# Page:A Dynamical Theory of the Electromagnetic Field.pdf/19

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PROFESSOR CLERK MAXWELL ON THE ELECTROMAGNETIC FIELD.

Then calling the quantity

 ${\frac {p}{P}}-{\frac {q}{Q}}-{\frac {r}{R}}+{\frac {s}{S}}+h\left({\frac {1}{P}}-{\frac {1}{Q}}\right)+k\left({\frac {1}{R}}-{\frac {1}{P}}\right)+l\left({\frac {1}{R}}+{\frac {1}{Q}}\right)-m\left({\frac {1}{P}}+{\frac {1}{S}}\right)+n\left({\frac {1}{Q}}-{\frac {1}{S}}\right)+o\left({\frac {1}{S}}-{\frac {1}{R}}\right)=\tau$ (26)

we find

 ${\frac {Z}{z}}={\frac {2\sin {\frac {1}{2}}\alpha }{\tan \theta }}{\frac {T}{\pi }}={\frac {\tau }{1-\rho }}$ (27)

In determining $\tau$ by experiment, it is best to make the alteration of resistance in one of the arms by means of the arrangement described by Mr. Jenkin in the Report of the British Association for 1863, by which any value of $\rho$ from 1 to 1.01 can be accurately measured.

We observe ($\alpha$ ) the greatest deflection due to the impulse of induction when the galvanometer is in circuit, when the connections are made, and when the resistances are so adjusted as to give no permanent current.

We then observe ($\beta$ ) the greatest deflection produced by the permanent current when the resistance of one of the arms is increased in the ratio of 1 to $\rho$ , the galvanometer not being in circuit till a little while after the connection is made with the battery.

In order to eliminate the effects of resistance of the air, it is best to vary $\rho$ till $\beta =2\alpha$ nearly; then

 $\tau =T{\frac {1}{\pi }}(1-\rho ){\frac {2\sin {\frac {1}{2}}\alpha }{\tan \theta \beta }}$ (28)

If all the arms of the balance except $P$ consist of resistance coils of very fine wire of no great length and doubled before being coiled, the induction coefficients belonging to these coils will be insensible, and $\tau$ will be reduced to ${\tfrac {p}{P}}$ . The electric balance therefore affords the means of measuring the self-induction of any circuit whose resistance is known.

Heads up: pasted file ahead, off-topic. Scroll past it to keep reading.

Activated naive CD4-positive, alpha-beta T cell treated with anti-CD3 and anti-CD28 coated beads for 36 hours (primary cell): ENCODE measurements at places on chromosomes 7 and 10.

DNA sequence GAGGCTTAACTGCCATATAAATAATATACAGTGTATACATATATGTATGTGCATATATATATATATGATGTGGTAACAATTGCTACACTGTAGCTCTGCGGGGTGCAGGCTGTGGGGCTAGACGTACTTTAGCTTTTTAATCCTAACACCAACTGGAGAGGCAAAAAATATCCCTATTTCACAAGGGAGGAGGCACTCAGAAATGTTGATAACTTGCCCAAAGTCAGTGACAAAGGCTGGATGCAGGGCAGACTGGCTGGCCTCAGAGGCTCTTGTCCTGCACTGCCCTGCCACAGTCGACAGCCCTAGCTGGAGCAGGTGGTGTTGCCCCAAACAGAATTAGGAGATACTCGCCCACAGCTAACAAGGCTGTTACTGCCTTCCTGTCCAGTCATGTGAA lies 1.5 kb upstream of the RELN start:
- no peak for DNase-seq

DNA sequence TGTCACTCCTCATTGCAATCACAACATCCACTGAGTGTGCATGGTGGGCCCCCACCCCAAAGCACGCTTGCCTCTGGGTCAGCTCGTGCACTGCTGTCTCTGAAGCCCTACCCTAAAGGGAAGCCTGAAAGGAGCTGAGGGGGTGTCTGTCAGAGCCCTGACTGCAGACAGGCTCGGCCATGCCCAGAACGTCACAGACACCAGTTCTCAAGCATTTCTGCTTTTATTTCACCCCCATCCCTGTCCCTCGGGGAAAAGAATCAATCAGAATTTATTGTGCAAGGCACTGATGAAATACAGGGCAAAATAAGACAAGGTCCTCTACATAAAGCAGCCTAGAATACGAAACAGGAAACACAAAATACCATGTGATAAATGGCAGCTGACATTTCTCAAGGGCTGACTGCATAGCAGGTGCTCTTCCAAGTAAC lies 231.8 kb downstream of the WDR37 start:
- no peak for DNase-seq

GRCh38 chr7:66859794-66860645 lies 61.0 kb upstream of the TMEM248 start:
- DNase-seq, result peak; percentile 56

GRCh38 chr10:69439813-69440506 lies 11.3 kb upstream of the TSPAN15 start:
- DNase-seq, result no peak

(46) It may also be used to determine the coefficient of induction between two circuits, as for instance, that between P and S which we have called $m$ ; but it would be more convenient to measure this by directly measuring the current, as in (37), without using the balance. We may also ascertain the equality of ${\tfrac {p}{P}}$ and ${\tfrac {q}{Q}}$ by there being no current of induction, and thus, when we know the value of $p$ , we may determine that of $q$ by a more perfect method than the comparison of deflections.

Exploration of the Electromagnetic Field.

(47) Let us now suppose the primary circuit $A$ to be of invariable form, and let us explore the electromagnetic field by means of the secondary circuit $B$ , which we shall suppose to be variable in form and position.

We may begin by supposing $B$ to consist of a short straight conductor with its extremities sliding on two parallel conducting rails, which are put in connection at some distance from the sliding-piece.